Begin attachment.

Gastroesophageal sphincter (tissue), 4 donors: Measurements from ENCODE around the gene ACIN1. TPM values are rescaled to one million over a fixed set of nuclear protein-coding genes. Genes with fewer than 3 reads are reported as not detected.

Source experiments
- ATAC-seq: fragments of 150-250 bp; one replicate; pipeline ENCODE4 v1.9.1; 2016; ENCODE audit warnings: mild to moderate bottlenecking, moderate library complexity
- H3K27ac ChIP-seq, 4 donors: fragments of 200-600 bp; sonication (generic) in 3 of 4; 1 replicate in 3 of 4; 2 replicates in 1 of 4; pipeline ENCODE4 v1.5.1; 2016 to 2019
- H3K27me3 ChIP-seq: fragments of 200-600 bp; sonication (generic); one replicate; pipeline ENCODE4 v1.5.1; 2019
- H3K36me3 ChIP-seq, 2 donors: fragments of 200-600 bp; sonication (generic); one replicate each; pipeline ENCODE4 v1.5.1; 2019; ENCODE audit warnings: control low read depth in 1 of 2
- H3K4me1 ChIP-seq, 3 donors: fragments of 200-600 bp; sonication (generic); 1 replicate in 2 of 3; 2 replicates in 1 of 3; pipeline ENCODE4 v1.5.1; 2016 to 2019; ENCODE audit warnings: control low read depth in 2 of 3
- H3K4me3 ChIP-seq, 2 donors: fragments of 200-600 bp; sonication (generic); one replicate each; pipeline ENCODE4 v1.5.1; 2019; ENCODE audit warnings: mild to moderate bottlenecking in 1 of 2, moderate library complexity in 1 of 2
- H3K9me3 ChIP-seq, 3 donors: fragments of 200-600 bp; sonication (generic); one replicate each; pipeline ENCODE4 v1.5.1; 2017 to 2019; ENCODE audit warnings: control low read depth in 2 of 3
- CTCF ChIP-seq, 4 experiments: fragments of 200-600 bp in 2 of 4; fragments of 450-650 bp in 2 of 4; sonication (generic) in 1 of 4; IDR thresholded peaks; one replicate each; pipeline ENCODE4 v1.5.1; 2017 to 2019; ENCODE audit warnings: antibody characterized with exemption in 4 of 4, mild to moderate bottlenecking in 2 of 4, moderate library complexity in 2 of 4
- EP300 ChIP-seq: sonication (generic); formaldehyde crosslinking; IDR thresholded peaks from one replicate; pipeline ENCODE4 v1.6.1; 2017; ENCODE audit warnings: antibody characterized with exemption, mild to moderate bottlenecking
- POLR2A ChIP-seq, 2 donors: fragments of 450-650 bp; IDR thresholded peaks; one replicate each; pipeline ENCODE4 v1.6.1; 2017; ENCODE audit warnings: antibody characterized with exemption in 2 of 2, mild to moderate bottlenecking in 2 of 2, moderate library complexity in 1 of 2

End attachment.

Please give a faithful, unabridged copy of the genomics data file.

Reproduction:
Gastroesophageal sphincter (tissue), 4 donors: Measurements from ENCODE around the gene ACIN1. TPM values are rescaled to one million over a fixed set of nuclear protein-coding genes. Genes with fewer than 3 reads are reported as not detected.

Source experiments
- ATAC-seq: fragments of 150-250 bp; one replicate; pipeline ENCODE4 v1.9.1; 2016; ENCODE audit warnings: mild to moderate bottlenecking, moderate library complexity
- H3K27ac ChIP-seq, 4 donors: fragments of 200-600 bp; sonication (generic) in 3 of 4; 1 replicate in 3 of 4; 2 replicates in 1 of 4; pipeline ENCODE4 v1.5.1; 2016 to 2019
- H3K27me3 ChIP-seq: fragments of 200-600 bp; sonication (generic); one replicate; pipeline ENCODE4 v1.5.1; 2019
- H3K36me3 ChIP-seq, 2 donors: fragments of 200-600 bp; sonication (generic); one replicate each; pipeline ENCODE4 v1.5.1; 2019; ENCODE audit warnings: control low read depth in 1 of 2
- H3K4me1 ChIP-seq, 3 donors: fragments of 200-600 bp; sonication (generic); 1 replicate in 2 of 3; 2 replicates in 1 of 3; pipeline ENCODE4 v1.5.1; 2016 to 2019; ENCODE audit warnings: control low read depth in 2 of 3
- H3K4me3 ChIP-seq, 2 donors: fragments of 200-600 bp; sonication (generic); one replicate each; pipeline ENCODE4 v1.5.1; 2019; ENCODE audit warnings: mild to moderate bottlenecking in 1 of 2, moderate library complexity in 1 of 2
- H3K9me3 ChIP-seq, 3 donors: fragments of 200-600 bp; sonication (generic); one replicate each; pipeline ENCODE4 v1.5.1; 2017 to 2019; ENCODE audit warnings: control low read depth in 2 of 3
- CTCF ChIP-seq, 4 experiments: fragments of 200-600 bp in 2 of 4; fragments of 450-650 bp in 2 of 4; sonication (generic) in 1 of 4; IDR thresholded peaks; one replicate each; pipeline ENCODE4 v1.5.1; 2017 to 2019; ENCODE audit warnings: antibody characterized with exemption in 4 of 4, mild to moderate bottlenecking in 2 of 4, moderate library complexity in 2 of 4
- EP300 ChIP-seq: sonication (generic); formaldehyde crosslinking; IDR thresholded peaks from one replicate; pipeline ENCODE4 v1.6.1; 2017; ENCODE audit warnings: antibody characterized with exemption, mild to moderate bottlenecking
- POLR2A ChIP-seq, 2 donors: fragments of 450-650 bp; IDR thresholded peaks; one replicate each; pipeline ENCODE4 v1.6.1; 2017; ENCODE audit warnings: antibody characterized with exemption in 2 of 2, mild to moderate bottlenecking in 2 of 2, moderate library complexity in 1 of 2